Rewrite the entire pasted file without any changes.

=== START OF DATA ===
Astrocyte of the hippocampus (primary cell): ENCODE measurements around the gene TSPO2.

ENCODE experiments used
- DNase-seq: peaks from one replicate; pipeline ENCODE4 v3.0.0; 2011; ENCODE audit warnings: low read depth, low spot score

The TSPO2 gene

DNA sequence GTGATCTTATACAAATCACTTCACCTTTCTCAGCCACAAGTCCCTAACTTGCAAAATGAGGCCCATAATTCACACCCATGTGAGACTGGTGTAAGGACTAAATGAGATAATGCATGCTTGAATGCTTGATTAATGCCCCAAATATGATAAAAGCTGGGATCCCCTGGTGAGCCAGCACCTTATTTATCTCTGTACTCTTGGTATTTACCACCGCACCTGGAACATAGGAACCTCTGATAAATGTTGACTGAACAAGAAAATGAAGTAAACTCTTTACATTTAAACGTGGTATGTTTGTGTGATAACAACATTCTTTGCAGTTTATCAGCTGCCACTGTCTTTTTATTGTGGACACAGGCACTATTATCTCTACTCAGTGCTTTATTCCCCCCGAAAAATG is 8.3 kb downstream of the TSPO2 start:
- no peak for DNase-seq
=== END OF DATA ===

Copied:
Astrocyte of the hippocampus (primary cell): ENCODE measurements around the gene TSPO2.

ENCODE experiments used
- DNase-seq: peaks from one replicate; pipeline ENCODE4 v3.0.0; 2011; ENCODE audit warnings: low read depth, low spot score

The TSPO2 gene

DNA sequence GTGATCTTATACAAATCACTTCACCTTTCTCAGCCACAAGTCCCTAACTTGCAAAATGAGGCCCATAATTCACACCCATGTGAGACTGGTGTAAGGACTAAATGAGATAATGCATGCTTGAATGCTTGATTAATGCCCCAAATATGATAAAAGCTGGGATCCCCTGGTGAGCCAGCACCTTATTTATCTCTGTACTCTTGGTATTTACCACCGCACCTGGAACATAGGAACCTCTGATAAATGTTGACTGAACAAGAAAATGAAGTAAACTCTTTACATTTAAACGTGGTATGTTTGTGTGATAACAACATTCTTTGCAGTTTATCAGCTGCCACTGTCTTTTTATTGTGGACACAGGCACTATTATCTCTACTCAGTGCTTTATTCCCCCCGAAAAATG is 8.3 kb downstream of the TSPO2 start:
- no peak for DNase-seq